Thomas E. Kennedy
Wynkin deWorde (£21.72)
by Linda Lappin
Thomas E. Kennedy, an American writer based in Denmark, has just come forth with the second volume of his Copenhagen Quartet. This ambitious and multifaceted project follows on the modernist tradition of novels celebrating the spirit of the world's great cities, with their many moods and stories: Joyce's Dublin, Durrell's Alexandria, Anais Nin and Henry Miller's Paris.
In the first volume, Kerrigan's Copenhagen, an American writer romped in picaresque style across the city, researching a book about the bars and eateries of his adopted home. Accompanied by a seductive Research Assistant, Kerrigan led the reader on a series of gourmet and erotic adventures, while offering a whirlwind introduction into the cultural history of this Northern capital. Set in spring, the novel told the story of autumnal lovers reawakening to the pleasures of life.
Bluett's Blue Hours, by contrast, is set in mid-winter—when the long Nordic nights drive the wolves out on the prowl in search of satisfaction. Essentially a mystery, it explores the darker moods of Copenhagen en noire. Bluett, an American translator adrift after his divorce, gropes through a mist of vodka and jazz trying not to lose contact with the few things that keep him human: his children—at once affectionate, exploitive, indifferent— his sexual appetites, and his only real friend, Sam. Sex-starved and lonely, Bluett looks up an old flame, but her demands for commitment put him off. Sam instead embarks upon an exciting affair with a mysterious Russian blonde, arousing Bluett's envy. Soon after, Sam is found dead, with his head in a plastic bag and his hands bound with a necktie.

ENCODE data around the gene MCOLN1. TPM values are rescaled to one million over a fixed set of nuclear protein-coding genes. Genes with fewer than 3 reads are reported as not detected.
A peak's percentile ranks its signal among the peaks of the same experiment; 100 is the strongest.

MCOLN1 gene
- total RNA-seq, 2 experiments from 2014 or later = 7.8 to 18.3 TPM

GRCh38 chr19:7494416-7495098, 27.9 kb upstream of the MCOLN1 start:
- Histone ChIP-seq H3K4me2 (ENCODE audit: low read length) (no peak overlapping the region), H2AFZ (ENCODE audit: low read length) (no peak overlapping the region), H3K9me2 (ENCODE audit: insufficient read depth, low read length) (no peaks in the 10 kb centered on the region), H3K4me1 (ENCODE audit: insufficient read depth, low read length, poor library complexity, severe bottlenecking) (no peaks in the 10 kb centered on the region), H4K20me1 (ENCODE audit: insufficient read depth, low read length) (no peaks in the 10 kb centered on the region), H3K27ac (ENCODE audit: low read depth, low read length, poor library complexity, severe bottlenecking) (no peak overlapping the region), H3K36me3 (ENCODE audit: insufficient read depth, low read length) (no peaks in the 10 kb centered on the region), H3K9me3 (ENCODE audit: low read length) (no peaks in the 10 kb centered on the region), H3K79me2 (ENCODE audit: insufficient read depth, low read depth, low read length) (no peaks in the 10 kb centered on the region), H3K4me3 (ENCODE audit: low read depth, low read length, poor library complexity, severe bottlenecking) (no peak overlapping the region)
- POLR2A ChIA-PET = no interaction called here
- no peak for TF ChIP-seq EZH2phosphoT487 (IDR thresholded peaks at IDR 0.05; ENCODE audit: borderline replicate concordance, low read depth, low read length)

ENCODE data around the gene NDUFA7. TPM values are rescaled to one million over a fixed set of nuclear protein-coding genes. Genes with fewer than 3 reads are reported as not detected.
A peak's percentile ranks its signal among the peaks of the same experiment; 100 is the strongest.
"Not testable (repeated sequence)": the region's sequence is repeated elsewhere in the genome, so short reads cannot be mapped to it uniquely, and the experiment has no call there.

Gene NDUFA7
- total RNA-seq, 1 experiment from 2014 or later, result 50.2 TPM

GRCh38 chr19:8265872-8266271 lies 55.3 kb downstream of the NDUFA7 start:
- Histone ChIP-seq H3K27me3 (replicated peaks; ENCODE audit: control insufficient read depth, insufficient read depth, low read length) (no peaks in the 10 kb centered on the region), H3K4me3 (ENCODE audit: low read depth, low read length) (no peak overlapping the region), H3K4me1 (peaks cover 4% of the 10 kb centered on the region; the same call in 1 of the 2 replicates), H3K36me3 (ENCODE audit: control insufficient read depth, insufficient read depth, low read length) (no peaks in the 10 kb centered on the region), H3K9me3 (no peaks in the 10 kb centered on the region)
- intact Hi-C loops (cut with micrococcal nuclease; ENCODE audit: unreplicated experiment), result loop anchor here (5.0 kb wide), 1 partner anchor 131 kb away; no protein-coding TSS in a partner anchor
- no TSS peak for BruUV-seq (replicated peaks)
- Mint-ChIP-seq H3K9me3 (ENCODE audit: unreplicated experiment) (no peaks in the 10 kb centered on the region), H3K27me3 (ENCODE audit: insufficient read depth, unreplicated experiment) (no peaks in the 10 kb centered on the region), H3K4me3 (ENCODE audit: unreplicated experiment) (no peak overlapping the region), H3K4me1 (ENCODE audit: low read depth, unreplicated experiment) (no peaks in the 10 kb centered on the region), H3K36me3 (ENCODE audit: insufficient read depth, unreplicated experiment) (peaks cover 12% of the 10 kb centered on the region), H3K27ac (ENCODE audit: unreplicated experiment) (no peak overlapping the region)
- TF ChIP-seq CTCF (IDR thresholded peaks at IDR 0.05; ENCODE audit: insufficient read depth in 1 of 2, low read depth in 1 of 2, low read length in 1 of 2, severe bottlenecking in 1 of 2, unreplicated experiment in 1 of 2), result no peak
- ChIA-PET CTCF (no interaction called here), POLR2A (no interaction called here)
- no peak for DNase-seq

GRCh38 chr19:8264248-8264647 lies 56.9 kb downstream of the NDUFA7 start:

Sam's unexpected death drags Bluett into the eerie underworld of Copenhagen's sex clubs. Bluett's most unsettling discovery is Sam's diary recounting a life-long battle against self-depravity. Disbelief, pity, disgust, curiosity—a prickle of jealousy and a dash of voyeurism—all spur Bluett on to investigate Sam's secrets, putting his own life at risk while grappling with a troubling question: how far can the pursuit of pleasure go between consenting adults before becoming destructive? With one eye focused on the corruption within and the other on the dangers without, Bluett stumbles on towards an acceptance of human carnality and relationship, our heritage of "mire and blood."
A key theme in Kennedy's work is the search for verisimilitude—the means through which writers create a semblance of reality and transform the stuff of life into a fiction. In Kerrigan's Copenhagen, Kennedy structured the novel like a tourist's guidebook; each chapter is set in a bar or eating place, the name and address of which are printed in the heading. In Bluett's Blue Hours, music, especially jazz, sets the tone for many scenes, while the chapters bear the names of songs. Instead of a table of contents, a "soundtrack" appears at the beginning of the novel, so that readers can imagine (or even listen to) the selections, thus entering into the proper mood as story progresses. These strategies eke away the boundaries between reality and fiction, while drawing the reader even deeper into the narrative web.
Only halfway through his projected Quartet, Thomas E. Kennedy presents a complex picture of contemporary Copenhagen. His characters—spiritually dispossessed, victims of cancer, crime, divorce, exile, and political persecution—struggle through solitude and hunger to find a simple and stark faith in life. Joy, love, fear, rage, lust, horror: all find a place in these rich and insightful novels.
Rain Taxi Online Edition, Spring 2004 | © Rain Taxi, Inc. 2004